00:09:48 Yes, I mean I think I think the answer is yes. If you move the fundamental you know the base level of the risk free rate of return, which we've seen with, you know sovereign bond yields coming down. It does have an effect on everything else and we see the effect becomes looser the further you move away from the risk free asset. And so I think obviously the price of sovereign debt has a fairly direct mathematical link to corporate credit for example. But I think there's lots of examples of well run, you know, kind of ordinary equity companies that have attractive yields and the equity market at the moment. So once you get into the equity market I think you can find sustainable levels of dividend and income at attractive prices. I think in terms of returns yes the thing that's going to go is that extra kick that you got from the return as we move from a higher interest rate regime to a lower interest rate regime so that's accelerated asset prices over the last couple of decades, and that has gone. There's a serious risk as well that governments will be incentivized to monetize some of the huge debt pile that they have, which ultimately could lead to inflation in the medium term and so even though nominal returns might stay. Reasonable or acceptable in the eyes of most people the real return could be much less appealing in the future. So in terms of educating people, I think it's we're going to have to educate people to look maybe towards the equity market for income rather than fixed income. Fixed income isn't really offering a level of income that's attractive. Institutional type clients that have previously relied on corporate bonds and sometimes even sovereigns to meet. Long term liabilities with increasingly seeing their moving towards real assets and you know, infrastructure debt than real estate debt and things like that to try and get some extra spread. So I think we are in a world of smaller numbers and lower returns and I think that probably the thing to think to worry about is has an asset been put into bubble territory by excess demand from official channels. So I think you know the further away you are from that the closer to sensible asset pricing might be.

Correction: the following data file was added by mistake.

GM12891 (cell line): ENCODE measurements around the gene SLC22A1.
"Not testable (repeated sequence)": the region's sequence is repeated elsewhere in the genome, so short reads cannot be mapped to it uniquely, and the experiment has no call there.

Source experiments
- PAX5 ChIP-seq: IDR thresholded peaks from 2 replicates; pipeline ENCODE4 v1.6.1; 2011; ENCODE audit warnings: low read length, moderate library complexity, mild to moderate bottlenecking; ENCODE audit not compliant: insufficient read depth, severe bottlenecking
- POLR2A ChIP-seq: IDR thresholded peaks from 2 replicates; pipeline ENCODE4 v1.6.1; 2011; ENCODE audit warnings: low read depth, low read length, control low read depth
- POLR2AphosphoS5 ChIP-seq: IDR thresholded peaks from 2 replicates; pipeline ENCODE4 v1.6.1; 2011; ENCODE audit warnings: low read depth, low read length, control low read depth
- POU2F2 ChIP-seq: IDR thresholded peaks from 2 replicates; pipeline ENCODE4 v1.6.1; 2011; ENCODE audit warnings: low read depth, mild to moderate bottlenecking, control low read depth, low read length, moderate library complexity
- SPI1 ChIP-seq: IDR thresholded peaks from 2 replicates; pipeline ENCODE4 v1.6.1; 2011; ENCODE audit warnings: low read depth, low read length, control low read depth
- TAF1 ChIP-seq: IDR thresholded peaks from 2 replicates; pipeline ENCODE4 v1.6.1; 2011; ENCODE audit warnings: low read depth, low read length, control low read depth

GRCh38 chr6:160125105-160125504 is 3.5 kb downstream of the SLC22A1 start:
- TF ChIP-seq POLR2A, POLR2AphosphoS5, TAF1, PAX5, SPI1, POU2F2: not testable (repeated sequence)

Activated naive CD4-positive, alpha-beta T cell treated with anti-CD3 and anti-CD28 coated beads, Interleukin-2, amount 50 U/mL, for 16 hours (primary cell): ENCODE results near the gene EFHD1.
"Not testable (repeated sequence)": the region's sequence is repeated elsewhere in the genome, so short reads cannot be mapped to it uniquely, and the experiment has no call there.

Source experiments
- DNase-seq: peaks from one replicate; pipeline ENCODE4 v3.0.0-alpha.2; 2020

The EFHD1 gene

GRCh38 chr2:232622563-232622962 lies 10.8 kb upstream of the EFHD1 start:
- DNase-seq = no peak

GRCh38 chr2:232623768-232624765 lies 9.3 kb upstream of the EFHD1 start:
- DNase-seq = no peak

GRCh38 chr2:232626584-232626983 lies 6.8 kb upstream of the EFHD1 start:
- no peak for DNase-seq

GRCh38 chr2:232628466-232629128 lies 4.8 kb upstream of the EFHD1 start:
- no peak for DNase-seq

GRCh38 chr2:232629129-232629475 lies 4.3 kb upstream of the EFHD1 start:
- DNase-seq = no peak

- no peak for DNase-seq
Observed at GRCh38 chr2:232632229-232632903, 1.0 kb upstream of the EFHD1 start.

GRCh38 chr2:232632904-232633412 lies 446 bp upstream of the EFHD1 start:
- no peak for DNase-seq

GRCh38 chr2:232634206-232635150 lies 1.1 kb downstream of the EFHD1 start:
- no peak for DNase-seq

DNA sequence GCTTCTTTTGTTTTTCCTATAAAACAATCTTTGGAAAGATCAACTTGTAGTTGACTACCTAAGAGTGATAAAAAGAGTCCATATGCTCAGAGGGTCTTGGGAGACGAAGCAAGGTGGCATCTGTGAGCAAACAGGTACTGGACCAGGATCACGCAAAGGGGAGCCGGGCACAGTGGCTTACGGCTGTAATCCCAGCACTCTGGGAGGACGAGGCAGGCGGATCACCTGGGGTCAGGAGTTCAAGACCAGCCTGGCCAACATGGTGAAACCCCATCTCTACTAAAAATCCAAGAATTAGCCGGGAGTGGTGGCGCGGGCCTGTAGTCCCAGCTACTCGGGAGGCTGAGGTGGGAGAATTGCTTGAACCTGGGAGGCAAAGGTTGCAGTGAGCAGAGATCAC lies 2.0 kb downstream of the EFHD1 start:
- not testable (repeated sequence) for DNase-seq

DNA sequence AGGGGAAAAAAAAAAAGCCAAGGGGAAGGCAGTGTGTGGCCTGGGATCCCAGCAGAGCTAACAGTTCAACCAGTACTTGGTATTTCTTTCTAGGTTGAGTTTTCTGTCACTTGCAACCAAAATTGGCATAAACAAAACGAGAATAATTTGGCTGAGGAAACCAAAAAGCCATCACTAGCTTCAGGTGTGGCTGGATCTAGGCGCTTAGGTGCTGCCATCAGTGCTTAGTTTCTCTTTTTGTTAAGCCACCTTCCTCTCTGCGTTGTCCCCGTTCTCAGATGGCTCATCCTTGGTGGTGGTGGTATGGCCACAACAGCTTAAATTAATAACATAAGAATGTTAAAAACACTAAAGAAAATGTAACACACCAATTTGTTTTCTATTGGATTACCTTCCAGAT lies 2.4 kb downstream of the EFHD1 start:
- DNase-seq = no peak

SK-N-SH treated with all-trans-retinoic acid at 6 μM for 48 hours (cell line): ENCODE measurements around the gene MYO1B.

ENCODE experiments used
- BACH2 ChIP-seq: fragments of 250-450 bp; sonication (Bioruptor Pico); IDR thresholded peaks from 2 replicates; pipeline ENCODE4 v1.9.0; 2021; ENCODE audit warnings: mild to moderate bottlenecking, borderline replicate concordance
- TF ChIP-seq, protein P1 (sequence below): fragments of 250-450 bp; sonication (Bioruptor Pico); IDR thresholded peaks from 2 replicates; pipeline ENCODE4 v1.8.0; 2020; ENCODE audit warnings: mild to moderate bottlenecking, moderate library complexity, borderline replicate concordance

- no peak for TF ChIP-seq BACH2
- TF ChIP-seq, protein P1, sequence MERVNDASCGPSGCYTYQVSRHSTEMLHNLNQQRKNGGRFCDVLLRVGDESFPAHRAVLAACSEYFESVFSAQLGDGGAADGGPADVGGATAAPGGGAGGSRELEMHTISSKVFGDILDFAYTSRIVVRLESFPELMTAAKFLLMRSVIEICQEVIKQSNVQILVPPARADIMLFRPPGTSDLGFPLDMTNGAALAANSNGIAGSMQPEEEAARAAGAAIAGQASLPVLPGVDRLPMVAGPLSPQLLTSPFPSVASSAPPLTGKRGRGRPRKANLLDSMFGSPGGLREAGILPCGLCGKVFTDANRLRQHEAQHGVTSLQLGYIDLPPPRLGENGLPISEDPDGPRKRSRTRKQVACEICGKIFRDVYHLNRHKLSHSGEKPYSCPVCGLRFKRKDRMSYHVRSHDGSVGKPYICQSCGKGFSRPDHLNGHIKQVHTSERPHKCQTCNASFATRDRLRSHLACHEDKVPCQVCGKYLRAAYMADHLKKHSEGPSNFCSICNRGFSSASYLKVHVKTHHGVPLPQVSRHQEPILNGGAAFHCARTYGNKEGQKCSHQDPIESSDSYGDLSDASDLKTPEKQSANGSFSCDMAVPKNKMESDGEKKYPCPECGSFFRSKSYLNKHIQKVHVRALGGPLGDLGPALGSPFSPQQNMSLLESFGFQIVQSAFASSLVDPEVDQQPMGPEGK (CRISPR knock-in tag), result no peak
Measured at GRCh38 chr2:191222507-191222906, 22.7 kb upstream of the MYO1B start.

00:12:32 It does seem from what you're saying, you know you believe the fixed income market is going to really struggle for returns going forward. If everybody felt like that who would buy bonds in the end? Do you worry at some point now that everybody will think like that and suddenly we have a huge debt pile that nobody wants to finance apart from central banks?

00:13:00 I think there's a fair amount of financial repression going on in the world at the moment. In the if you were unfortunate enough historically to have made some long term commitment whether that's an insurance guarantee or a final salary pension promise, and then through the actions of Central bank monetary policy, your risk free rate of interest has been lower than that's right through the curve now right out to the long end. Effectively you're obliged to follow that. In order to map your liability or manage to your liabilities, and so there's a large amount of I would call it kind of legacy or kind of older fashioned propositions and got with embedded guarantees that simply are obliged to buy fixed income, including, you know real asset type investments. My council would be that if you are in the position where you have defined contribution type of pension and you don't need to be buying bonds then personally I wouldn't. I would be trying to draw income and trying to take a slightly more risky but in real terms in other words will my wealth be eroded by inflation probably less risky strategy of investing in real asset economies with links to the growth of the economy and potentially some protection against inflation.